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I am making new west facing border that gets very little sun due to high fence and our house. I want make a bright "hot colour" border with red, oranges, yellows etc. Also we get quite cold winters being up on a windy hill so the plants need to be hardy. Trees cant be more than 10ft high when mature.The soil is well draining I have dug it over and added horse manure and compost, Any ideas
The difficulty you've set yourself is that almost all plants with 'hot' coloured blooms are sun lovers.
I have a couple of shady borders and tend to look here for ideas.
thanks Rob the website is great lots of good hot colours for me
Hellebore, Hardy Geranium, Japanese Anemone come to mind. Pansies do fine in the shade as do most spring bulbs. The problem is if it is damp shade, as that is ideal for slugs and snails. If you can keep it on the dry side then plants do flourish well.
Hi Blairs.Thanks for the plant ideas yes the slugs and snails had a party for a few days, I have now ordered nemaslug to try to tackle th eproblem as slug pellets were costing me a bomb!
If your soil is acid, you could try camellias which come in a range of flower colours, including red. However, to get the flower buds formed properly, you'd need to feed and water in July, August and September. Hamamelis Diane has rusty red flowers in Feb and they are perfumed. There are red fuchsias which should cope well and some of them are really quite hardy. Berberis thunbergia would give you reddish foliage and berberis darwinni would give you green foliage with yellow flowers.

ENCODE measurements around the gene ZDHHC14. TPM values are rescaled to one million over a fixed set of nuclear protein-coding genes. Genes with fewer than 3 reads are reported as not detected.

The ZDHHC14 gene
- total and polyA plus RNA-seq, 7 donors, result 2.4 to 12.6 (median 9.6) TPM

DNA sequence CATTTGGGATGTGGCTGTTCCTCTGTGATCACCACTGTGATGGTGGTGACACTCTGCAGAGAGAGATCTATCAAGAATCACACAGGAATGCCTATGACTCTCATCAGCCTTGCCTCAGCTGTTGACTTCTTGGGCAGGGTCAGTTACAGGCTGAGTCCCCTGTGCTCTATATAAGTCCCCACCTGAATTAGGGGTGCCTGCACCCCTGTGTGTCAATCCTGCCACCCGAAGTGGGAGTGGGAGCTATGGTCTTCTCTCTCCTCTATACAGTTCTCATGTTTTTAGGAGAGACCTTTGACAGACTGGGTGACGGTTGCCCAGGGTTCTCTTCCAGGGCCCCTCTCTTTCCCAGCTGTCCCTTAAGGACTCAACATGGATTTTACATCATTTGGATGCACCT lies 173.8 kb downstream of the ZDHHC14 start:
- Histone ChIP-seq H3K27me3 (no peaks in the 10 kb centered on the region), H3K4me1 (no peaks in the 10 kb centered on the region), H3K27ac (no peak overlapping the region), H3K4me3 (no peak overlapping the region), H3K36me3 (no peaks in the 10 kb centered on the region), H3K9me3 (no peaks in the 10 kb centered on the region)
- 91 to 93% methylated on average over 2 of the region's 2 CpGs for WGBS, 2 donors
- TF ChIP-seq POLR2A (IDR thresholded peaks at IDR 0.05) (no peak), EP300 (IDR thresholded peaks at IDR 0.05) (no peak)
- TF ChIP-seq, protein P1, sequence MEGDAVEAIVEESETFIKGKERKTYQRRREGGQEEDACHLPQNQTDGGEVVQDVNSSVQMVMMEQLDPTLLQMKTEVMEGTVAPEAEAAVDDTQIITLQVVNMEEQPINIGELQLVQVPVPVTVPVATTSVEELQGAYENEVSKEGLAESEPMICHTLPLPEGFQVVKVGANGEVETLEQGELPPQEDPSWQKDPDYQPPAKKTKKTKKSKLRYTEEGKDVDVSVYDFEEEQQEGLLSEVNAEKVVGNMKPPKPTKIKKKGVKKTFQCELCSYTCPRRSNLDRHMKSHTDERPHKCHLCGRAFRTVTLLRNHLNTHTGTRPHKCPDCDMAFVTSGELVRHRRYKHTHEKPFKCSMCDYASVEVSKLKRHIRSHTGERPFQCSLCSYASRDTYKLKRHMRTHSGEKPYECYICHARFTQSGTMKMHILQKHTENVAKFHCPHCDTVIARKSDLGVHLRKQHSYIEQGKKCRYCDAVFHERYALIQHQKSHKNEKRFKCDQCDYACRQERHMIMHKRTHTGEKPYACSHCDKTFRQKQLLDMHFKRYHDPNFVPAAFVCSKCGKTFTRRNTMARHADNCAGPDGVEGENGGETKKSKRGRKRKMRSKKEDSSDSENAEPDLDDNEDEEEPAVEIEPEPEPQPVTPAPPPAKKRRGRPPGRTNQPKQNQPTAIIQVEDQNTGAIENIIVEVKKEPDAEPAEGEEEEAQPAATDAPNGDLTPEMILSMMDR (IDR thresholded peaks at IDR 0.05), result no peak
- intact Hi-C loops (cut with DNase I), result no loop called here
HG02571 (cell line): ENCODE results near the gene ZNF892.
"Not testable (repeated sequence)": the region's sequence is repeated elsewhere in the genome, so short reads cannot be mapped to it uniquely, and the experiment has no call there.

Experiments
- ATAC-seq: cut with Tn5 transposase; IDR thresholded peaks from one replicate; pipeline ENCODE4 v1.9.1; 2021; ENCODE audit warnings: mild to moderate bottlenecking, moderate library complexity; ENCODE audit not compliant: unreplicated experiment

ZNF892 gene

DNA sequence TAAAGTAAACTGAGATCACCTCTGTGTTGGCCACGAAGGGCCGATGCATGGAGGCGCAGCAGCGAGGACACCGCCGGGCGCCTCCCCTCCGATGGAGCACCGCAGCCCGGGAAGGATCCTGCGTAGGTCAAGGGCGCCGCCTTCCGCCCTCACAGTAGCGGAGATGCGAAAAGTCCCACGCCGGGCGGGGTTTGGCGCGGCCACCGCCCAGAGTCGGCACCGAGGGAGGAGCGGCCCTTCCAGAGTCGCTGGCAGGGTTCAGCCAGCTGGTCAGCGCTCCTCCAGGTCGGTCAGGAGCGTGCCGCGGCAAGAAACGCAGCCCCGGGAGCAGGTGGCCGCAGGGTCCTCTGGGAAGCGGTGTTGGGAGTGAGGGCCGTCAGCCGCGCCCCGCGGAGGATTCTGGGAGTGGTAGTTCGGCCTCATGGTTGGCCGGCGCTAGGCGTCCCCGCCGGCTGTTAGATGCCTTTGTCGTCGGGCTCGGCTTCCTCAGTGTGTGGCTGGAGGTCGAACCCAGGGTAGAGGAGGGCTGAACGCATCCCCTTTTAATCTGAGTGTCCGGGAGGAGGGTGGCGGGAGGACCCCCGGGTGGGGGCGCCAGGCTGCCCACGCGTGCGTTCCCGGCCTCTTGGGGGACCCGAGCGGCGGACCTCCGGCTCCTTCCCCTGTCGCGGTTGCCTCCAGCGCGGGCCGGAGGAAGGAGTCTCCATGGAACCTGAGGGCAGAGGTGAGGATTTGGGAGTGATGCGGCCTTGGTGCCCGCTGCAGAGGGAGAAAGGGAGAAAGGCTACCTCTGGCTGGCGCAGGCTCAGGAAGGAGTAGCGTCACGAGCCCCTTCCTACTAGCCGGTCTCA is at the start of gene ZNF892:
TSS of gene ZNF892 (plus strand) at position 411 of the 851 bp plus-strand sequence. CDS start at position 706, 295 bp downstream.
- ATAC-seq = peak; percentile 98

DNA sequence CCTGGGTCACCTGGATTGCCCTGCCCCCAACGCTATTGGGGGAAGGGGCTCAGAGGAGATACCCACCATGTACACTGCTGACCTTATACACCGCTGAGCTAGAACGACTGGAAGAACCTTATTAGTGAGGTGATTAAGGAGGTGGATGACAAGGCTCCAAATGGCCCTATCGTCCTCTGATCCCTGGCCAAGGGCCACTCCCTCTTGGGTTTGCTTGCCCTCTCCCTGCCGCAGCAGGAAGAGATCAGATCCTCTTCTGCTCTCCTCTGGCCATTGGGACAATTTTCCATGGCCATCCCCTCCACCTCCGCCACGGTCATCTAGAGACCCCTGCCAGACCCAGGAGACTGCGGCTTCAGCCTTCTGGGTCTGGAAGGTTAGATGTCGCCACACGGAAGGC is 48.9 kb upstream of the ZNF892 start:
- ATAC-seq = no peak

Potentilla fruticosa shrubs come in forms with red, orange and yellow flowers. Hemerocallis cope well in shade and there are forms with deep red flowers, brick red flowers as well as oranges and yellows.
Daffodils would also enjoy this aspect and there are many forms with orange trumpets or orange tips. For gap fillers, try annual calendulas.
many thanks obelixx
Not summer plants but I have a similar boarder that I use for spring plants, aquilegas a plenty with daffies and tulips. It doesn't look great at the moment but in spring it's the first part of the garden to get any attention.